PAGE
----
Doubtless as way of keeping the price down, Enclave has chosen to implement HDCP 1.4, not HDCP 2.2.  I don’t have a 4K TV and I doubt I could tell the difference in the sound anyway, so I’m just as glad to have the older standard and lower cost.  BUT, while my TV isn’t 4K, it uses HDCP 2.2 and so does my cable box.  So, when I route my video from my cable box through my Enclave via HDMI cable and then, via a second HDMI cable, to my TV, it fails.  HDCP 2.2 decides that my HDCP 1.4 Enclave must be trying to steal the video, and my TV turns into a strobe, flashing on and off every second.  Oh, and there’s a warning message about buying new equipment that’s not up there long enough to read.

The same thing happens with my Roku, and both my DVD juke boxes.

Yay.  Just, yay.

Note that everything initially worked fine, but 24 hours later HDCP turned my system into an annoying strobe light.  The Enclave folks explained in a nice, chatty phone call that sometimes the “sleep” mode on devices doesn’t release the initial HDCP handshake, resulting in the problems I was having on the second use.

So, what to do?  The Enclave website suggests putting an HDCP-2.2-to-HDCP-1.4 converter into the system.   Amazon has them for about $25.  But I thought of another solution that was cost free.

What I did was hook all of my devices directly to my TV, by-passing the new Enclave (I actually ran them through an HDCP 2.2 Kinivo switch).  Then I ran an optical audio cable from my TV to my Enclave center speaker and set the TV to route the sound to the Enclave. That works like a charm. I now have a working system with digital audio, just like I would have had with the “normal” HDMI throughput.  True, I won’t get PCM audio, but I doubt I could tell the difference anyway.

Another small downside on the Enclave system is the user interface.  It relies entirely on displaying a menu on the TV screen. Oops.  In the setup I just described, I’m not running signals to the TV from the Enclave, so no menu.  To access the menu for the Enclave, I have yet another HDMI cable running from the Enclave to an unused HDMI port on my TV.  Now I can use the menu.  Yay, again.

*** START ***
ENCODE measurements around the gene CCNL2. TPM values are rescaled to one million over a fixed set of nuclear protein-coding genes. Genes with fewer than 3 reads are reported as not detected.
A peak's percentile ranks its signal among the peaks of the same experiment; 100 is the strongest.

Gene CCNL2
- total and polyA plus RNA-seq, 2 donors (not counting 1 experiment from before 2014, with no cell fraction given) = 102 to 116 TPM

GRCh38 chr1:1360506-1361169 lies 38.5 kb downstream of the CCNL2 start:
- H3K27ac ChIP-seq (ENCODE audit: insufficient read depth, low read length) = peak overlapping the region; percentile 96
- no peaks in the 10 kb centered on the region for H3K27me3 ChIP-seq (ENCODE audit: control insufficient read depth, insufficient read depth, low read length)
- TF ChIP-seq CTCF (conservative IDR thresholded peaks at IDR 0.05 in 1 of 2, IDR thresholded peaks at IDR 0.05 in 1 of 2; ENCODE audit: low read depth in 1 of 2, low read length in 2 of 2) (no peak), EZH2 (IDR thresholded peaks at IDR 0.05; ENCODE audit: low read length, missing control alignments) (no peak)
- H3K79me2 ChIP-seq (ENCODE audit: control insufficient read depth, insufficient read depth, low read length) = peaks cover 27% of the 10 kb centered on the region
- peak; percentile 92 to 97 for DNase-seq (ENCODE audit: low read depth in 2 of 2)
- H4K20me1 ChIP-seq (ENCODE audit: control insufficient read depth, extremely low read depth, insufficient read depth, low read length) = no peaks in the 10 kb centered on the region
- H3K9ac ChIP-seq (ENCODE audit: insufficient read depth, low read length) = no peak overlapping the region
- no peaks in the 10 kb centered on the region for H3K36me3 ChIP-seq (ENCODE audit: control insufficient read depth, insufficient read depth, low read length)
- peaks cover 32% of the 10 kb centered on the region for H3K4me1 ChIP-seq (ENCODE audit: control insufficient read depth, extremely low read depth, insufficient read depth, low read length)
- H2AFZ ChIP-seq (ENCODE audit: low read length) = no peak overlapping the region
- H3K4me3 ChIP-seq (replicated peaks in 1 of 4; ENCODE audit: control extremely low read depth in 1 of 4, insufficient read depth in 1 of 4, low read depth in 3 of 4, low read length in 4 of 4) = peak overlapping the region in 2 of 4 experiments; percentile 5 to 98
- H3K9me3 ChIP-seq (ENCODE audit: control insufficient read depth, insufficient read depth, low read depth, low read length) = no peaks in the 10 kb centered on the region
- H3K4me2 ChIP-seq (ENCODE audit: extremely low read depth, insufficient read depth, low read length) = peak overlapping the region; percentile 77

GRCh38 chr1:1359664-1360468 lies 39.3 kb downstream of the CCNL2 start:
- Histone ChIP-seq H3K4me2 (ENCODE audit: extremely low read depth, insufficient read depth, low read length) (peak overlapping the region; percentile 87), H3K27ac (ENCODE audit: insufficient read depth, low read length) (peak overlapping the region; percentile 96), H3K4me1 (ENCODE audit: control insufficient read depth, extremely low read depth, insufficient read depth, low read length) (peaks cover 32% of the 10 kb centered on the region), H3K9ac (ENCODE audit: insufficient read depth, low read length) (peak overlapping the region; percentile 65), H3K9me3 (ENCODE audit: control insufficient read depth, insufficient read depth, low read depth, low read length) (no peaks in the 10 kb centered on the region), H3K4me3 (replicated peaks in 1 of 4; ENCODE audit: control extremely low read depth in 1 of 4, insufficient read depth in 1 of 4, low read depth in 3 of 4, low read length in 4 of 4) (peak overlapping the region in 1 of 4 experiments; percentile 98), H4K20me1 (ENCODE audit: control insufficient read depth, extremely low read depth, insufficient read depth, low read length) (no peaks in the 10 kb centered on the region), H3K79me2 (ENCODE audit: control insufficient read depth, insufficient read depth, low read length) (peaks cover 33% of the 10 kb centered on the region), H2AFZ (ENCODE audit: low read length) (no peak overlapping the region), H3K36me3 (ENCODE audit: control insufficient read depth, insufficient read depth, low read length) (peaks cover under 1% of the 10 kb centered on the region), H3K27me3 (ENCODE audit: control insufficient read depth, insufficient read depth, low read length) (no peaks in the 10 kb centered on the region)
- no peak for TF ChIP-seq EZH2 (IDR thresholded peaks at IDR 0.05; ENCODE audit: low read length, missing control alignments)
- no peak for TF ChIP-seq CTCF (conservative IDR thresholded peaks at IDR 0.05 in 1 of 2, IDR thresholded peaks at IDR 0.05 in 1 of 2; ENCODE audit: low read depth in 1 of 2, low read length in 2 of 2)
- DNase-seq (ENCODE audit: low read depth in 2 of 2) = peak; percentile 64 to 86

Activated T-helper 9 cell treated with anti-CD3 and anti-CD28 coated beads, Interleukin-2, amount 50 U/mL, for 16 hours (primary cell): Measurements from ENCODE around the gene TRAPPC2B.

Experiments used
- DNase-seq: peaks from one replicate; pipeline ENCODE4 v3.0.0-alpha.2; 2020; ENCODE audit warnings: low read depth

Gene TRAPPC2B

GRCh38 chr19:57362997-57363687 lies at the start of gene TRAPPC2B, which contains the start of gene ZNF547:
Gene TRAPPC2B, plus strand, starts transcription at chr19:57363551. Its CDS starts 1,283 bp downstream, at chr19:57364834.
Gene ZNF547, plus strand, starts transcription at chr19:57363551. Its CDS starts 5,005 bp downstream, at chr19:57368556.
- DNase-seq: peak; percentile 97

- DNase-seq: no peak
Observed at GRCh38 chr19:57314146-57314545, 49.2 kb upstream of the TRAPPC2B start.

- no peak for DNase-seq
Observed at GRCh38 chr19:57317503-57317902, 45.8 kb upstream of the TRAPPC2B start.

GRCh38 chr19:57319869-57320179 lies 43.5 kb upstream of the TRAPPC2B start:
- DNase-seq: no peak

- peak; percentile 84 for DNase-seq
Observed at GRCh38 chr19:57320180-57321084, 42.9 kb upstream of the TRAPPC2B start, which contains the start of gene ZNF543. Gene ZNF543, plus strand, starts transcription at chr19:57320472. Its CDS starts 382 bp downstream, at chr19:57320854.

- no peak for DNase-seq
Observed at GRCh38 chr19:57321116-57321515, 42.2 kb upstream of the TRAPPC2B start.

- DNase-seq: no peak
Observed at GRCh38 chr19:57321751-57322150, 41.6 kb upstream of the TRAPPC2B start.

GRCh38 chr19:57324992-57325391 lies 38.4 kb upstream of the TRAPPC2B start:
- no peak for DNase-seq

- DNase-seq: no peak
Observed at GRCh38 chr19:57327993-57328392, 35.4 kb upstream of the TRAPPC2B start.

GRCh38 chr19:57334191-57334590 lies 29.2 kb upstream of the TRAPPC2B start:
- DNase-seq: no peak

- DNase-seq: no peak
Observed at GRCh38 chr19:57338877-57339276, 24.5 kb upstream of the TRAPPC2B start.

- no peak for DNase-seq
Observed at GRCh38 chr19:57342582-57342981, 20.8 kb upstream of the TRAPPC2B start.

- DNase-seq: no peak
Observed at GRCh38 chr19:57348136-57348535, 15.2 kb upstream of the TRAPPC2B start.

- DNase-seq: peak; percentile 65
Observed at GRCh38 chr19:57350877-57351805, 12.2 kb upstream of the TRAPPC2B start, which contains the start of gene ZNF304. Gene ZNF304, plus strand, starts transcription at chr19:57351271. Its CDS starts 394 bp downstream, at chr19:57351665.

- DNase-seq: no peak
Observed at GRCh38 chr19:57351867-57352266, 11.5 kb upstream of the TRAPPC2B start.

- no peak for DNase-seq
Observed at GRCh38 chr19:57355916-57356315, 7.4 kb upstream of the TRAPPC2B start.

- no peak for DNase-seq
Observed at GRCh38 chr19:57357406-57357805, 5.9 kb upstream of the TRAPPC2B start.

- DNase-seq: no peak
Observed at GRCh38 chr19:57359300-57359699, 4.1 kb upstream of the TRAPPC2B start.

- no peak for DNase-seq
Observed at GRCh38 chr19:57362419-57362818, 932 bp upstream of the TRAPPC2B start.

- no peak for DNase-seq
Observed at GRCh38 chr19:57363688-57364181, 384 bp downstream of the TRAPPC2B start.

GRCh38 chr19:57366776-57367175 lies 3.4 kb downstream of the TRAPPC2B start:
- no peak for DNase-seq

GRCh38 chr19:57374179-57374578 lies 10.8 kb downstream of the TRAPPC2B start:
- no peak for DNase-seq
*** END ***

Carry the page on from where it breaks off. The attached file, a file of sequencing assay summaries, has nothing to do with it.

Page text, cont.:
Even better, though, since the initial release of their product, the Enclave engineers have worked with Logitech so that Harmony remotes will work with the Enclave system.  I’ve programmed all of the menu functions into my Harmony remote, so when I need them they are there.  My remote also pre-configures the TV, the Kinivo switch, the Enclave, and whatever input I have, so a single button push starts everything up with the signals properly aligned.  That’s another yay!

By the way, the Harmony database can be frustrating to search.   It finds the Enclave system as “Enclave Audio Cinehome HD,” but the Kinivo switch under “BTN50.”

So, despite my bubble with HDCP problems, I’m quite pleased with this system.  The sound is extraordinary, the setup is trivial, and there are no speaker wires.  In addition, the product support appears to be quite good. The firmware update to work with Harmony remotes also came about because of a customer suggestion.  The company called me back promptly on a weekend call about my HDCP issues, and chatted for quite a while about the product and my setup.   So, I’m impressed with the suppot, the company, the sound and the convenience.

While most of my technology seems like lint, this one is gold.

I can recommend this system without reservation.